Thus, considering that local, national and foreign visitors do not complain for having to pay in order to visit national museums, and that the actual pricing policy establishes relatively low tickets prices (including various concessions and free entry for a number of groups of visitors and professionals), it seems to me that museums should not give up on this income. They should continue to charge and, at the same time, they should start investing more on a better exhibition, interpretation and marketing strategy, which, apart from serving existing audiences, could contribute for the development of new ones. The offer could be more relevant, more intellectually accessible, more ‘tempting’. And I suspect that the public wouldn´t mind paying something for it.

Monday 22 March 2010

Vision, mission, strategy

Alexandre Pomar was kind enough to comment on the last post and to indicate me the link that gives access to Minister Gabriela Canavilhas´s speech on the day of the presentation of the strategy for museums of the 21st century (available here only in portuguese). I am grateful, I hadn´t read the speech yet and, actually, it does seem to try to create a context for the measures announced. In my opinion, the text of the speech should be integrated in the strategic plan document.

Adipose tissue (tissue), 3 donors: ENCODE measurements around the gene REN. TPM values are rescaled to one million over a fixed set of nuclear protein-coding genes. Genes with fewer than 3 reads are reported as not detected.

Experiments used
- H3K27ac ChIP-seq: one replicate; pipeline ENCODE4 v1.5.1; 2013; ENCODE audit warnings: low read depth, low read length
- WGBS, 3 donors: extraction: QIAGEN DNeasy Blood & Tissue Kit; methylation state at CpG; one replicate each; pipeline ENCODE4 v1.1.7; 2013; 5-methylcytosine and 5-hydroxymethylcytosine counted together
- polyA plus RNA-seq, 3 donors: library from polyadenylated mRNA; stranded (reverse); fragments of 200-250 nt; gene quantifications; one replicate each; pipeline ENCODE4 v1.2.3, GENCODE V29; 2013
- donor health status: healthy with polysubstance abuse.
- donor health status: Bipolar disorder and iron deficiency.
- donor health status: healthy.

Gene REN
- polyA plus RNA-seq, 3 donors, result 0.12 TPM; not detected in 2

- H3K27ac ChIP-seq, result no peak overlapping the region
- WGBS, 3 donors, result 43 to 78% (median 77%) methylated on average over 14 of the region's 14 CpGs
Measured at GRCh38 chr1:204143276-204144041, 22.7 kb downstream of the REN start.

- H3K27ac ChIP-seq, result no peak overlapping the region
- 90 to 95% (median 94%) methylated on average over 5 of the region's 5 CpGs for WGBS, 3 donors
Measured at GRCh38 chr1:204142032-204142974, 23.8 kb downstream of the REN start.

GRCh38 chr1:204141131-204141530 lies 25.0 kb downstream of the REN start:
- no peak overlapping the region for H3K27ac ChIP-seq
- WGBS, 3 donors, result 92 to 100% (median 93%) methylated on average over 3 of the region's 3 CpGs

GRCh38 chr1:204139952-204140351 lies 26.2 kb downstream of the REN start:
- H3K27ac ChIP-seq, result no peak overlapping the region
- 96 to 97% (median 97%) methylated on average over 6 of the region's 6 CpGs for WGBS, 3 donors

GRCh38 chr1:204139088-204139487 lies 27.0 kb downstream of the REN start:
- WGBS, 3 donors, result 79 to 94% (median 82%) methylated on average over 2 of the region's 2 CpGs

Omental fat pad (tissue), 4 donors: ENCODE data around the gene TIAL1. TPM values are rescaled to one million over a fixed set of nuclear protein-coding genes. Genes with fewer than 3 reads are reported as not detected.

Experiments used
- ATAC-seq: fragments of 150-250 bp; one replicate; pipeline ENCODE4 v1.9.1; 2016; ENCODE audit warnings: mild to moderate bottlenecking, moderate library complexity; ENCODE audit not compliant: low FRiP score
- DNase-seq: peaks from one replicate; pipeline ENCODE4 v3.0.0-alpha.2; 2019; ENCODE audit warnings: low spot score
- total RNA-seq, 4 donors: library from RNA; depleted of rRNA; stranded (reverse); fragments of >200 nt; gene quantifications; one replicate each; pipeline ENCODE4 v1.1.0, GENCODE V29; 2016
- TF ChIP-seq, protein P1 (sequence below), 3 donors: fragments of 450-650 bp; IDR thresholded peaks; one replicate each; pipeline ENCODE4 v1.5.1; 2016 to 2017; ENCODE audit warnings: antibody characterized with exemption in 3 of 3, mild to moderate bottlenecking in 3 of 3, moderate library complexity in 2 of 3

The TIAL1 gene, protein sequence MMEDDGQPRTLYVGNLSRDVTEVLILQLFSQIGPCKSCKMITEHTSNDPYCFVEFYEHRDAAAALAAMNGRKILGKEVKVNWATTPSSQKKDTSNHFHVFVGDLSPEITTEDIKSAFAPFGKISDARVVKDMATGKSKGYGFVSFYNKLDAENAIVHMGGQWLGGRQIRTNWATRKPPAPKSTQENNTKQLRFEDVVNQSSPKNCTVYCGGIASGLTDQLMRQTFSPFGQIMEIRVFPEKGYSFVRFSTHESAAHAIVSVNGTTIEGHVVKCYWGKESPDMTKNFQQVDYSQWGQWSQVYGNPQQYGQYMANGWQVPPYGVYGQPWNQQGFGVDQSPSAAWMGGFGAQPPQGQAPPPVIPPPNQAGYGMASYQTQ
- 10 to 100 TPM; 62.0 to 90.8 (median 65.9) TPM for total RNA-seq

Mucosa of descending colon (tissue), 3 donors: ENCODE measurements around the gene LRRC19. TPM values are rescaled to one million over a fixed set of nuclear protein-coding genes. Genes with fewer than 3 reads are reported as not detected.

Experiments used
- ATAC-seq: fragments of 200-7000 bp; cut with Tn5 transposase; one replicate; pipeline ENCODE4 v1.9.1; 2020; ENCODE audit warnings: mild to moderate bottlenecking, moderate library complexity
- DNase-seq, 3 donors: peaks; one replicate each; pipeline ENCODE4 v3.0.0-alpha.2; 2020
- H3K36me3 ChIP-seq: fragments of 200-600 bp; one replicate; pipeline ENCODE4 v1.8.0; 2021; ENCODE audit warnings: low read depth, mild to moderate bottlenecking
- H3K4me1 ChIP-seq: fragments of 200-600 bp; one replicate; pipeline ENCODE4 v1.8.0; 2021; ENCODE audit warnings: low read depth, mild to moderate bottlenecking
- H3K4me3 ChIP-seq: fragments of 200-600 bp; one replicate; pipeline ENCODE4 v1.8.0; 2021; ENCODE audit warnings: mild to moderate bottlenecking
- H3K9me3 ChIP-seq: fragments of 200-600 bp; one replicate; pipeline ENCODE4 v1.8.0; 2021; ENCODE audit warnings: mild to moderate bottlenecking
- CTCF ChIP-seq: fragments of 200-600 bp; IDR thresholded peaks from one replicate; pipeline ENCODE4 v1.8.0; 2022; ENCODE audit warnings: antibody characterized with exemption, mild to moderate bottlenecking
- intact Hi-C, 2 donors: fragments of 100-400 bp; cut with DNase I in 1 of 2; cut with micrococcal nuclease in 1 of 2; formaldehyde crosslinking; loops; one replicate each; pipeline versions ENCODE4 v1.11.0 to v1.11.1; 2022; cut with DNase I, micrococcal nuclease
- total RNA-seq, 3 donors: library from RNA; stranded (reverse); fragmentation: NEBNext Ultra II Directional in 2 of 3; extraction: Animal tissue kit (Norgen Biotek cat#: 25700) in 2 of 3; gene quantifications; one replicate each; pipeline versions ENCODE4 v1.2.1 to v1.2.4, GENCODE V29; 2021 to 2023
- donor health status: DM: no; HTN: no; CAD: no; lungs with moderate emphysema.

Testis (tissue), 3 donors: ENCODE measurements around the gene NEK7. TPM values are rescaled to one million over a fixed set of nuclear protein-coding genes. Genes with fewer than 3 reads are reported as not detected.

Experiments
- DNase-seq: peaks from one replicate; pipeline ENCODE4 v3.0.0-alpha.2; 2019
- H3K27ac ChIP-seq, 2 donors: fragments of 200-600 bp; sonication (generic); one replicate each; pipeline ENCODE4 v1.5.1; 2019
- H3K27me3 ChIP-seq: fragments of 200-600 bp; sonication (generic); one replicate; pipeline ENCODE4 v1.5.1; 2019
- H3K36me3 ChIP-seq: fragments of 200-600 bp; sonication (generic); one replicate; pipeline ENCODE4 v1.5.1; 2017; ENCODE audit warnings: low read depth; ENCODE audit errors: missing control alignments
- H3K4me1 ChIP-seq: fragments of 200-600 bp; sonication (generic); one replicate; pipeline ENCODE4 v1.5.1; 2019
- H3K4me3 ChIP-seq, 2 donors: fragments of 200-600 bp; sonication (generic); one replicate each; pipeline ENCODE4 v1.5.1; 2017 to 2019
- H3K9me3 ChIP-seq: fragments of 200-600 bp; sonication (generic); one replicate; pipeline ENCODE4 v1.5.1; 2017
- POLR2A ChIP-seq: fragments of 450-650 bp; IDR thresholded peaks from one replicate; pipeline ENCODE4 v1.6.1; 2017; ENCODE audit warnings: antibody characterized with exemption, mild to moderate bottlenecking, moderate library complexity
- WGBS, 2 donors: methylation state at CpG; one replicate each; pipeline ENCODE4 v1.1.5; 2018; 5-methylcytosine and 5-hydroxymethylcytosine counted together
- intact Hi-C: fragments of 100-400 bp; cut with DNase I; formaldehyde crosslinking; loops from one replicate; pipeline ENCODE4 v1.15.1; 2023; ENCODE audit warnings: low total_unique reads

Despite the attempt to create a context, I confess that, when I tried to associate the general lines of the speech to specific measures in the strategy, I felt there were some discrepancies, it seems that the measures are not always aiming at materializing the aspirations. But above all I would like to comment on the point the Minister chose to stress:

“(…)all these objectives are not changing a bit the fundamental core of the museums mission: the preservation, study and enrichment of the collections (…)”.

And for whom do we do all this, I wonder.

The museum, according to the ICOM definition
, is an institution that acquires, conserves, reasearches, communicates and exhibits the tangible and intangible evidence of humanity and its environment, for the purposes of education, study and enjoyment. ICOM does not define at any moment that the first three functions are more important than the last two. It´s mainly through the last two that we relate and communicate with the general public. It´s in the last two that we usually fail.